A pastoral deficit

Donald Trautman

The new English translation of the Missal being prepared by the International Commission on English in the Liturgy has caused grave concern. Here a leading liturgist argues that the translation falls short in one of its primary obligations
Whether the faith needs of the people are being met in the Eucharist; whether the liturgical rituals are understandable; and whether the liturgy touches the ordinary members of the congregation are all questions about the pastoral function of liturgy. The proposed new English translation of the Order of Mass, as presented by the International Commission on English in the Liturgy, needs to be assessed in these terms. How truly pastoral is it?
In evaluating the translations we need to consider whether the texts are both understandable and proclaimable, and whether they use a word order, vocabulary and idiom of the mainstream of English-speaking people. If these texts are to be the prayers of the people, are they owned by them and expressed in their language? The texts include new words of the Creed, such as “consubstantial to the Father” and “incarnate of the Virgin Mary”, while words in the various new Collects include “sullied”, “unfeigned”, “ineffable”, “gibbet”, “wrought”, thwart”. Do these translated texts communicate in the living language of the worshipping assembly? Will God’s people understand the fourth paragraph of the proposed Blessing of Baptismal Water, which has 56 words or 11 lines in one sentence?Let me treat in particular the new demand for a sacred vocabulary in liturgical texts. The instruction Liturgiam Authenticam (norm 27) of 2001 advocates “a sacred style that will come to be recognised as proper to liturgical language”. But scholars have pointed out that the celebration of the Eucharist always followed the language of the people. There was no such thing in East or West as a sacred language.
Some would contend that this new approach by the Vatican derives from a decided loss of a sense of awe, mystery and transcendence in the liturgy after the Second Vatican Council. Yet, while no one should be opposed to the transcendent dimension in liturgical translation, an exaggerated attention to the sacred distorts the balance between transcendence and immanence.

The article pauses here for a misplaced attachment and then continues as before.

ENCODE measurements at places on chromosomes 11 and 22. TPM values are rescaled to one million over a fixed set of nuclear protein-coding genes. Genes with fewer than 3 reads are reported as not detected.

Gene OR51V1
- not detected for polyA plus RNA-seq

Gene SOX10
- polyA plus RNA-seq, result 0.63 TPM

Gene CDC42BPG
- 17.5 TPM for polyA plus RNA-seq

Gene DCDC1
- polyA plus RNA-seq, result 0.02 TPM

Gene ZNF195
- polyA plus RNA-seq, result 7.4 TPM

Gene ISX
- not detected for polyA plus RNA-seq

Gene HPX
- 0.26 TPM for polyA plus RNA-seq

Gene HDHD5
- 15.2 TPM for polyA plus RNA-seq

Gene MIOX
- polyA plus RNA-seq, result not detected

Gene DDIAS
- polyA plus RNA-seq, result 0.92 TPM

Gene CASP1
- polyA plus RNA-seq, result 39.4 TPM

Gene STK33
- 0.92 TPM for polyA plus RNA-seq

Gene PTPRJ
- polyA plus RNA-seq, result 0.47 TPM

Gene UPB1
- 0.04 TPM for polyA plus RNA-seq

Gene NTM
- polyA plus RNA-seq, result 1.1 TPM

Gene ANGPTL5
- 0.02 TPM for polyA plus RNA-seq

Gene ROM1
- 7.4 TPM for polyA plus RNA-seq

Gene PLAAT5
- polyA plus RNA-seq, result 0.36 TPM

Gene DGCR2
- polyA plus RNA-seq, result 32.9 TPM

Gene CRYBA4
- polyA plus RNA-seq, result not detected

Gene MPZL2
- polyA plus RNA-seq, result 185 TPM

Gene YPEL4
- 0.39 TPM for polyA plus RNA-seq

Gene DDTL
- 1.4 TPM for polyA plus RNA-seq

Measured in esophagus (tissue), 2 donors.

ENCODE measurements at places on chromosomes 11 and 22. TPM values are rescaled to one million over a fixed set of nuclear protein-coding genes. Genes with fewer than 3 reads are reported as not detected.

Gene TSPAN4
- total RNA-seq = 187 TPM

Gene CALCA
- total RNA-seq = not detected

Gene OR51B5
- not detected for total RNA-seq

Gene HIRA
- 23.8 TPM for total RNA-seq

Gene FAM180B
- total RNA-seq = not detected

Scripture presents God under a twofold image: king and neighbour, transcendence and immanence. At times God shows himself as an awesome and powerful presence, a mighty monarch controlling the universe who prompts awe in his people. We see an example of this in the Old Testament when God appears to Moses at the burning bush. Moses takes off his sandals because he is on holy ground and he bows his head. In the New Testament, Christ is transfigured before his apostles. He appears radiant; his divinity shines through his humanity. In the Pauline Epistles, Jesus is the transcendent Lord, the Risen One, exalted on high, who knocks Paul to the ground on the road to Damascus. But at other times Scripture reveals God like a neighbour: friendly, close to his people, personal, human in appearance, and inspiring love, intimacy and fervour. This is the immanent image of God. Both transcendence and immanence are necessary for a proper understanding of the revealed God. Both are equal revelations of God. Balance is needed, and the delicate balance between transcendence and immanence must be maintained in our liturgy. I would suggest strongly that there is today an imbalance between transcendence and immanence in our liturgical language.
While people need an understanding of the transcendence of God, the use of expressions not prevalent in the speech of the assembly and the use of archaic words defeat that purpose and make God remote. The new formalism in liturgical translation will stifle authentic worship. For Christ’s message can only be heard in the culture of the hearer. Liturgy does not take place in a cultural vacuum. If the liturgy of the Church is not celebrated in terms that resonate with the assembly, it will not be heard.